The Holidays may be the best time to catch some of the mountain music in the Arkansas Ozark Mountains, and we just happened to be in the area right as the season kicked off.
Even though the weather sometimes puts a damper on the outdoor impromptu jam sessions that the town of Mountain View has grown famous for, it is easily offset by the fantastic Caroling in the Caverns. This incredible combination of music and geology is now in it’s ninth sell-out season at nearby Blanchard Springs Caverns. We were lucky enough to be invited to a dress rehearsal – normally reserved exclusively for the big-wigs – as every last ticket for this year’s shows had been snapped up well before Thanksgiving.
These caverns formed over millions of years as an underground river carved out an amazing system of caves through the limestone here in Stone County.
What was left behind is an astonishing three levels of caves stacked upon each other.
We were escorted into the caverns by a ranger who took us down over two hundred feet in a crowded elevator.
Ears popping, we walked down a damp, dark hallway that opens up to the spectacular, and nearly acoustically perfect, Cathedral Room. This “room” is the largest part of the caves, a thousand feet long, and makes a pretty darn good underground auditorium.
A small set of bleachers rises up one wall of the cathedral, so we found a seat and settled in for some traditional folk music Christmas carols. Guitar, mandolin and mountain dulcimer accompanied superb hillbilly harmonies on classic pieces, as well as some local favorites written by area artists.
We had to smile, even laugh in spite of ourselves, at their Ozark version of The Twelve Days of Christmas, with gems like: “12 stills a brewin’, 9 fiddlers fiddlin’, 8 banjos strummin’, 6 hounds a bayin’, 4 razorbacks, 2 hickory nuts and a possum in a gum tree,” the whole crowd was laughing like a bunch of Santas. Ho, ho, ho and a bowl full of jelly.
You can’t swing a cat around these parts without hitting a folk music theater with a holiday show going on. The venues may not be as awe inspiring, but then water won’t be dripping on your head either. The White River Hoedown, Sons of the Ozarks Music Theater, Brickshy’s Backstreet Theater, The Leatherwoods and Jimmy Driftwood Music Barn all deck them halls.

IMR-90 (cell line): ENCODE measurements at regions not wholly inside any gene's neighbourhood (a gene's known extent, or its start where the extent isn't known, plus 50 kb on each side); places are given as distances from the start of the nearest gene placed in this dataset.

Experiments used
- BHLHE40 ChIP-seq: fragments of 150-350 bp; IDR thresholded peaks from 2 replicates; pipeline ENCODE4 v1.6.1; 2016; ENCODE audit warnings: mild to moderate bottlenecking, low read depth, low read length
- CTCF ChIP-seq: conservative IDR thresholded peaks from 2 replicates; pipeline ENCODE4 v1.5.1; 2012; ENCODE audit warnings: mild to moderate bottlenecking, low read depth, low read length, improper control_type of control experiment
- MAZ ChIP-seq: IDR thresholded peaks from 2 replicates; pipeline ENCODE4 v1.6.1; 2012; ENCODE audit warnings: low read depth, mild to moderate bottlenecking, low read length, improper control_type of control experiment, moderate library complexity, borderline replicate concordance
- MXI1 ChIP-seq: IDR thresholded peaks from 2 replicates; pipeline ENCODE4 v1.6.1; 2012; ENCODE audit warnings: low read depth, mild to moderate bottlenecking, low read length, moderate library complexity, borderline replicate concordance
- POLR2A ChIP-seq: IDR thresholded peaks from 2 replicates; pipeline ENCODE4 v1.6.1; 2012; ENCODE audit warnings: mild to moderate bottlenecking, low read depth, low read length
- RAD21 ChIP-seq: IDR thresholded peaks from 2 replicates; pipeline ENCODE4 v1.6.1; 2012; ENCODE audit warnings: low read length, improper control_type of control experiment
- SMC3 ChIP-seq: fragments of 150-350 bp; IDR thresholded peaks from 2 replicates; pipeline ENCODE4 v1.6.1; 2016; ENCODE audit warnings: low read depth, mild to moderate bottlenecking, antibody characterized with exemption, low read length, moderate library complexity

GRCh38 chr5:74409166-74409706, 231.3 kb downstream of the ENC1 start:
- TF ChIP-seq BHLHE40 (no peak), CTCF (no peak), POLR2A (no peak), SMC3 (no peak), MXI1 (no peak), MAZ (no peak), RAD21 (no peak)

While most of these artists are not widely known outside The Ozarks, James Corbitt Morris, better known as Jimmy Driftwood, scored major hits as a songwriter back in the fifties with songs recorded by Eddy Arnold, Johnny Cash, Johnny Horton, Hawkshaw Hawkins, Homer and Jethro and Doc Watson. Driftwood’s hit, The Battle of New Orleans, was written when he was teaching at a local high school in an attempt to get his class interested in history.
Speaking of history, the history of traditional mountain folk music runs deep in these parts. As far back as 1941, a big weekend musical was held at a camp built by the Civilian Conservation Corps near Blanchard Springs.
In the fifties, paved roads arrived in Stone County and folks started coming down out of the hills to perform in town. Mountain View embraced these hootenannies, and in 1963 the first Arkansas Folk Festival was held. By the seventies, 100,000 people were showing up for the festival.
More festivals followed, the Arkansas Beanfest and Great Championship Outhouse Races, two Mountain View Bluegrass Festivals, An Old-Fashioned Fourth of July, and the Ozark Mountain Christmas. Soon folk music and crafts became the town’s main economic engine. In the eighties, The Ozark Folk Center was built to help continue the growth. The center hosts several events, including the Arkansas State Fiddle Championships, and workshops teaching banjo, dulcimer, and crafts.
Fiddle, banjo and dulcimer are all integral parts of mountain music, but the dulcimer is somewhat unique to it
. Up at The Dulcimer Shoppe here in Mountain View, they are glad to fill folks in on some of the history of dulcimers. Technically a fretted zither – zithers are a stringed instrument, but without a neck like a guitar or violin, and date back to 1560 in Denmark.
Over the years dulcimers migrated throughout northern Europe, then to Appalachia with immigrants, and finally to the Ozarks.
The other music store in town, Mountain View Music & Gifts, stocks all the traditional instruments as well, but is probably best known for their front porch jam sessions that spring to life anytime the weather permits.
All the usual suspects join in, banjo, fiddle, mandolin, dobro and guitar, but we saw several homemade additions to a few bands. Wandering through the groups we saw musicians throw down on spoons, washboard and a cool washtub bass.
Another favorite spot for jammin’ is the courtyard in front of The Snack Shack right across the street, or any open patch of turf around the town square.
The city has set up several gazebos to act as bandstands for the get-togethers. These don’t really serve as stages since the players tend to form circles and just play to each other for the love of the music.
But we can certainly attest to the fine musicianship of the participants after just one Saturday afternoon of meandering around from group to group.
We heard tell that these Saturday jam sessions used to get pretty raucous, until the city of Mountain View, and even the whole county, went dry in an attempt to get things back under control. Now days when folks get a hankerin’ for some hooch, they just have to “make dew.”
We didn’t stick around to see, but we’d bet that the moon was shining right bright somewhere around town that night.
David & Veronica, GypsyNester.com
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